Day 1 of the Low FODMAP Diet

I cleared out the kitchen cupboard this morning. Everything that I can’t eat (but my boyfriend can) has been moved to a higher shelf so that they are out of my direct eyeline when I am looking for ingredients.

Seeing how bare my section had become, I went to the supermarket. It took me an hour, assessing each item, reading the ingredients’ list. “Fucking cipolla” I cursed quietly but repeatedly. Many gluten-free, lactose-free, sugar-free, seemingly-ok foods had onion powder lurking at the bottom of the list of ingredients.

One of the biggest changes for me is having to now see food as alimentation. I’ve always eaten for pleasure. I enjoy the flavours, the textures and would eat as healthily and as variedly as possible.

For example, yesterday, I would have taken a fennel bulb, sliced it finely, added a glug of olive oil, maybe some lemon juice and a sprinkling of fleur de sel and would put it in a serving bowl so we should share it equally between the two of us.

Today, I took the fennel bulb and I weighed it. 170g. I consulted the booklet and then cut off a third (approximately the 50g that I’m allowed on the FODMAP diet) and put that on my plate.

bowl close up delicious fennel

I’m no longer looking at food thinking: ‘oooh, that’d be good, I could make it into….’ Instead, I’m double-checking the ingredients list and cursing.

Over lunch, I explained to the boy what this means for him.

Before we would only eat meat once or twice a week. Our diet was based around wholemeal flour – for pasta, as well as our sourdough bread or pizza dough – spelt grains, chickpeas, lentils and fresh, organic vegetables straight from the allotment. (Did you read about my orto?) All of these have now been moved to the top shelf (apart from the vegetables – fortunately I hadn’t planted anything on the red list) and I’m going back to basics.

Here’s what’s on the menu for the next couple of days: steak and potatoes and a boiled or steamed vegetable. Chicken curry and rice (skipping the onion, obviously.) Vegetable stir-fry with rice vermicelli or buckwheat noodles…

Just one last thing, even though this diet is restrictive, alternative-diet foodstuffs were much easier to find in the supermarket than I had feared. They cost considerably more but if this diet is only for a month or two, I can deal with that.

Starting a Low FODMAP Diet

I’ve been struggling with my gut over the last few months. What I thought was a relatively straightforward lactose intolerance seems, actually, to be more complicated.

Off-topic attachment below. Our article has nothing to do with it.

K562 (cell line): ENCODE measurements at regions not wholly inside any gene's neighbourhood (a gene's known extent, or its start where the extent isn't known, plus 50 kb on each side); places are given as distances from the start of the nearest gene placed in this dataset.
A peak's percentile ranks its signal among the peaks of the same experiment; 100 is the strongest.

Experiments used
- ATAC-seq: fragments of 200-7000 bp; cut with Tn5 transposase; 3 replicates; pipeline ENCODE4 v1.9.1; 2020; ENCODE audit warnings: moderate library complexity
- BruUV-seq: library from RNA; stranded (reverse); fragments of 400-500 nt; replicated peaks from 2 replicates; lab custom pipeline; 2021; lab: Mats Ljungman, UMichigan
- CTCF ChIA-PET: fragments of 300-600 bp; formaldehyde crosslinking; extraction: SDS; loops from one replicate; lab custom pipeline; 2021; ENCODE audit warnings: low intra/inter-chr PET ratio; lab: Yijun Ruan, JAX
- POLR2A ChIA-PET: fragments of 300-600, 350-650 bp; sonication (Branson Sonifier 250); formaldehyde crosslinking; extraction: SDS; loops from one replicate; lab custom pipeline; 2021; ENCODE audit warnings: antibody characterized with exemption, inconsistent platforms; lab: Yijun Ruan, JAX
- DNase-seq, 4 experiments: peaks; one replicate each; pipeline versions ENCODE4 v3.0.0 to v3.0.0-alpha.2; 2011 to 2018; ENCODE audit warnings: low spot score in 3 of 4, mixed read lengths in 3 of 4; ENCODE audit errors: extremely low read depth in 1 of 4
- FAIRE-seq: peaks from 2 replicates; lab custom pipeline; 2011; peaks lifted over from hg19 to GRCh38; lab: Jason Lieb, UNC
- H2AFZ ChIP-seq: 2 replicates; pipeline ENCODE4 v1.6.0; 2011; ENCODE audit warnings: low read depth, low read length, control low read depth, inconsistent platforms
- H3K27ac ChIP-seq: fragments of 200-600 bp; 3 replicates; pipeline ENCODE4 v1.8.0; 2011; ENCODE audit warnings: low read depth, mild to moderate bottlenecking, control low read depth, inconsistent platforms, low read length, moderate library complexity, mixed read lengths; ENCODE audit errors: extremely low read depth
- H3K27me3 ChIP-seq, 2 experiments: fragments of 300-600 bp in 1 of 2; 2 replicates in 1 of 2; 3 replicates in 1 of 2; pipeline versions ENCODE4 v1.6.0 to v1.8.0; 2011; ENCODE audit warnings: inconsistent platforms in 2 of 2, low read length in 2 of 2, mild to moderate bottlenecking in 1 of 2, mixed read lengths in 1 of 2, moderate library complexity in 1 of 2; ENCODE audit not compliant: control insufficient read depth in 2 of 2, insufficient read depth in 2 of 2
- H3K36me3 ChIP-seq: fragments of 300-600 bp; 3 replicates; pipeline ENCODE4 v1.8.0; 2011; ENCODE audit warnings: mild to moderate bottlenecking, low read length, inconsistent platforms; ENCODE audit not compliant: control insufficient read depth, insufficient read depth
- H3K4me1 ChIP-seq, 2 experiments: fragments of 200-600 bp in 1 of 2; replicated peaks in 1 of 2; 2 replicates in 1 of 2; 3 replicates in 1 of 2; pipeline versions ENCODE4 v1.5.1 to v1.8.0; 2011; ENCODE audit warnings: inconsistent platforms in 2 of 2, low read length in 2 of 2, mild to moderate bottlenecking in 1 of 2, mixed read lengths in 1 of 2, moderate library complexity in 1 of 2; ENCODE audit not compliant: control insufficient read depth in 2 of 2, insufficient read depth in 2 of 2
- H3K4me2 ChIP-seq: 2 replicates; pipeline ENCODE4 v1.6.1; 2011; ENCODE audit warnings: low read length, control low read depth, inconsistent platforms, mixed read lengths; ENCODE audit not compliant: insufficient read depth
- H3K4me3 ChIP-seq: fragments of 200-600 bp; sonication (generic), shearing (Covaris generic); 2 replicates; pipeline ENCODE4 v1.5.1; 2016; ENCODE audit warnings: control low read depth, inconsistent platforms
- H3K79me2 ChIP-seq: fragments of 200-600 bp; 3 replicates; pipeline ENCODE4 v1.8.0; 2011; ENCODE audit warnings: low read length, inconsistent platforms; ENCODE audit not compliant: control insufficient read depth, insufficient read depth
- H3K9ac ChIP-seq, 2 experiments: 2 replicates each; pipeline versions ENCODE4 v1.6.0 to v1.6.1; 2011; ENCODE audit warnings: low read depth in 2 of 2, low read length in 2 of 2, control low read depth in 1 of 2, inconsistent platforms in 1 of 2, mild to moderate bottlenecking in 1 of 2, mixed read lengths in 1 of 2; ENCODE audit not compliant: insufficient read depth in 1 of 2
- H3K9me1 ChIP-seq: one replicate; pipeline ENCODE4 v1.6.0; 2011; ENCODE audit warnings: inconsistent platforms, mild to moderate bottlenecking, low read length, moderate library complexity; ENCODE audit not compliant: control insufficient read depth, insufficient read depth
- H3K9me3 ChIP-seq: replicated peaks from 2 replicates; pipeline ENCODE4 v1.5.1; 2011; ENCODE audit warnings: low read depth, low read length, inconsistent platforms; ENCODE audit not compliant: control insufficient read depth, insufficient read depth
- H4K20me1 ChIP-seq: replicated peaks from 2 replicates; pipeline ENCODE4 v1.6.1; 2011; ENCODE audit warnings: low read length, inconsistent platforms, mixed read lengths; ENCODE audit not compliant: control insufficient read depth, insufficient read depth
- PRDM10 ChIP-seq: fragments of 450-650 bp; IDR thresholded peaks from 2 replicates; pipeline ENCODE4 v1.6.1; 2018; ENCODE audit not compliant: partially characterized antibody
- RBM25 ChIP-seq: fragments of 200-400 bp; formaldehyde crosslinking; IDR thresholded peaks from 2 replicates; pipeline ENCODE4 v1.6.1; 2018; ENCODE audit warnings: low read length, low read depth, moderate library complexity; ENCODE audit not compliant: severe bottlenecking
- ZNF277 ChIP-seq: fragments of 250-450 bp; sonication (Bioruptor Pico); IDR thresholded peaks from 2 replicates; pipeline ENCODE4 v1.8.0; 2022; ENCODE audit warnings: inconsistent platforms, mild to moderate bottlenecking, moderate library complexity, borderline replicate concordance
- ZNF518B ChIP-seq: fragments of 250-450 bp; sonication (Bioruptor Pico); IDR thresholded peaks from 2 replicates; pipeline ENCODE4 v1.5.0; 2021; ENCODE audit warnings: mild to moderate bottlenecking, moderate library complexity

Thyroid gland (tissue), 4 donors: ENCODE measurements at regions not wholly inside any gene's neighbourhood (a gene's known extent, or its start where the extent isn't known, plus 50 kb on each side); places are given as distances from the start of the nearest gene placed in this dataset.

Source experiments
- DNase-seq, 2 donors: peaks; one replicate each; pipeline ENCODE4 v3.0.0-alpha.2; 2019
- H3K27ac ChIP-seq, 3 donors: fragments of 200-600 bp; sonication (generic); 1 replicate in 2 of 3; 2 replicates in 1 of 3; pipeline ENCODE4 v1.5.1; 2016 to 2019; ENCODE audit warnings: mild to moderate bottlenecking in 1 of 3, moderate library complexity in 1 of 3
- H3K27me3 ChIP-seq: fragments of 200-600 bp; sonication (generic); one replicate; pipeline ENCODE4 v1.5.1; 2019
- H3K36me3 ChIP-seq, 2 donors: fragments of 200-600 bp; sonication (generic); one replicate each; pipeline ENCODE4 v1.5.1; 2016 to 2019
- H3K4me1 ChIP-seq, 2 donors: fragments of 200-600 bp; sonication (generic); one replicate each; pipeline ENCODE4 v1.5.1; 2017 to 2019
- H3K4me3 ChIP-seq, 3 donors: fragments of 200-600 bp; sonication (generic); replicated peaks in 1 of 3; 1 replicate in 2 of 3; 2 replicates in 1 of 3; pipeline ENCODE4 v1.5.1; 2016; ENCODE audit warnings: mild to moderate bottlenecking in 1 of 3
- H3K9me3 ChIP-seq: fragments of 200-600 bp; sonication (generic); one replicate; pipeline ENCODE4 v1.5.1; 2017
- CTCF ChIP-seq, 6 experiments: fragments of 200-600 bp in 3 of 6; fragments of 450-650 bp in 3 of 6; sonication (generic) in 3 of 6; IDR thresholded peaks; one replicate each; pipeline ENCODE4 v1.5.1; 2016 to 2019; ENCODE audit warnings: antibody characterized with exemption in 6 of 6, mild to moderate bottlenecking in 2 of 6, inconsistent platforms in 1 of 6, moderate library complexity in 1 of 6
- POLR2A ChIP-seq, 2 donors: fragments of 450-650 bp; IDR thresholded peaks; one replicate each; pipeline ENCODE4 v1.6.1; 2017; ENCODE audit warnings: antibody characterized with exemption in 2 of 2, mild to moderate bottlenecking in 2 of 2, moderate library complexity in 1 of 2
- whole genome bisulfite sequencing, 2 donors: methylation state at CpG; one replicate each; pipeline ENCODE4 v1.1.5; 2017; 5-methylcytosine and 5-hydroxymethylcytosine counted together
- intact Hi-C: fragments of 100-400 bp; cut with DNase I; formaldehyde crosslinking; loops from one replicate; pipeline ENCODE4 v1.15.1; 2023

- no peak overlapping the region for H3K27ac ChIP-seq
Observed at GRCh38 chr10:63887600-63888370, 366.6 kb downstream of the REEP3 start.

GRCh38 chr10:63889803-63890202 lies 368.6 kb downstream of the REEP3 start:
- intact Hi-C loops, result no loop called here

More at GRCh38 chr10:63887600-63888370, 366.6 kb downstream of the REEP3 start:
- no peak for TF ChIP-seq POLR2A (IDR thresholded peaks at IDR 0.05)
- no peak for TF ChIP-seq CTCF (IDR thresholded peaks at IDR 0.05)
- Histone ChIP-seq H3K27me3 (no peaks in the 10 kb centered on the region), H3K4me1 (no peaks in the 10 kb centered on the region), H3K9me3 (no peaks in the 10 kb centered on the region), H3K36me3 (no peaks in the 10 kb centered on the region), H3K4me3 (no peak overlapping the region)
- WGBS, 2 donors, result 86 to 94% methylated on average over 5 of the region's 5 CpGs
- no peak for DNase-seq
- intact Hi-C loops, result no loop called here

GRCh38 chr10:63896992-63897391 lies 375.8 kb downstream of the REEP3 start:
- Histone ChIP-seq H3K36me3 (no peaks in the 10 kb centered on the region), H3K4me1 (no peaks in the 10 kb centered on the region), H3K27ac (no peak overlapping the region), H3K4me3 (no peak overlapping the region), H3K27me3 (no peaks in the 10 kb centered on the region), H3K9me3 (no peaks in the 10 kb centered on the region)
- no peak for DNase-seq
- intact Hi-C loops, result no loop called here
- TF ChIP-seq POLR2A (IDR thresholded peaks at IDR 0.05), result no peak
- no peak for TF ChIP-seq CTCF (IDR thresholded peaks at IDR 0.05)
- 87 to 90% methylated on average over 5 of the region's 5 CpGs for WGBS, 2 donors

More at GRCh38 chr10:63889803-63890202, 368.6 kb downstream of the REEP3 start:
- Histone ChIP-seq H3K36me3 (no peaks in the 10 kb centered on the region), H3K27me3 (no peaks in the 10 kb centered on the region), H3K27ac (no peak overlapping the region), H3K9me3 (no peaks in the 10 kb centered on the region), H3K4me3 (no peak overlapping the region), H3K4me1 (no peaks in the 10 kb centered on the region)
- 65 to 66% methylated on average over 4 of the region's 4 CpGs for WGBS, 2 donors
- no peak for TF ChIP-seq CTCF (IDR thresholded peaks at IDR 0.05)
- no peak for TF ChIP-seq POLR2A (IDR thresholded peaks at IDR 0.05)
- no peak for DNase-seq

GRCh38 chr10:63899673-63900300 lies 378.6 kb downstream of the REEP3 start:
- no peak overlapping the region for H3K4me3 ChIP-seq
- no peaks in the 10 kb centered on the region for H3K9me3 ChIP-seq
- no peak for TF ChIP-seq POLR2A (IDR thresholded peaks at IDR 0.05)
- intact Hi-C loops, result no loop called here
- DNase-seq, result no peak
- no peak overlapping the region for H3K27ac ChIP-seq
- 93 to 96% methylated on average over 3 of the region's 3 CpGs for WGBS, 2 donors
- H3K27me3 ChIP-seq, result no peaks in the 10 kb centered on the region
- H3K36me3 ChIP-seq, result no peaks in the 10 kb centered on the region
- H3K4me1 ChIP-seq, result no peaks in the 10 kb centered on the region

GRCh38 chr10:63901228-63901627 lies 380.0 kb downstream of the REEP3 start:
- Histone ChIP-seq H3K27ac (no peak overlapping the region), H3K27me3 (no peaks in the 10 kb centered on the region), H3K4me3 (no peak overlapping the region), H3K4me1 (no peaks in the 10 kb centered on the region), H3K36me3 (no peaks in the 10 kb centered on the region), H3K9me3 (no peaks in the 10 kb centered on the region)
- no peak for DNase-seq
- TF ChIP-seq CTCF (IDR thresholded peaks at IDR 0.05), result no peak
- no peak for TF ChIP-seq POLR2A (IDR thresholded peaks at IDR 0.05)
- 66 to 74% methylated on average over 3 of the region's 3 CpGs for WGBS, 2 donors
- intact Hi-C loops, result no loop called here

Certain foods will trigger unsavoury reactions – sometimes immediately, other times within a half hour. There’s no simply identifiable pattern. Cheap bottled beers can provoke a sudden reaction, or a vodka and lemonade, and other times just a handful of humble Malteasers will render me horizontal.

After a tense couple of months of me keeping track of everything I ate and drank, my gut still wasn’t giving me a discernable answer. It’s somewhat hypocritical of me (as a person who writes about food, wine and cheese online) to say that I didn’t trust the suggestions that I would read on health / food / lifestyle webzines.

I went to see a specialist dietetian yesterday and after a very informative consultation, the conclusion was these three simple words “low FODMAP diet.”

I was sent away with a couple of hefty booklets, told to read them carefully, to follow them strictly and to make contact with the doctor again in a month’s time.

FODMAP is a simple abbreviation for the diverse and complex categories of food which the human body finds particularly hard to digest. The FODMAP diet is essentially an elimination diet. I need to completely cut out these food groups (namely, lactose, gluten, beans, pulsees and legumes, and certain fruits and vegetables) in order to reintroduce them one-by-one again gradually and sense my body’s reaction.

It’s going to be tough, especially when going out with friends socially, to stick to this diet. I was aware of the FODMAP diet even before the consultation but I had hoped that there might have been a simpler solution. I guess my gut knew that this was the next step…. but my brain didn’t want to accept it.

I’ll start the diet tomorrow with the plan to stick to it religiously for the next 4 weeks.

It means no more pizza, pasta, bread, (unless they are gluten free); onions and garlic are absolute no; chick peas, beans and pulses are also out. Strangely, sweet dessert wines, rum, honey and agave nectar are all out but maple syrup is ok. Rice, corn and potatoes are ok. Meat and fish also. One of the weirdest things is that I’m allowed just one quarter of avocado and half a grapefruit per day.

Tomorrow the diet gets underway in earnest. I’ll report back.


Day 1: link here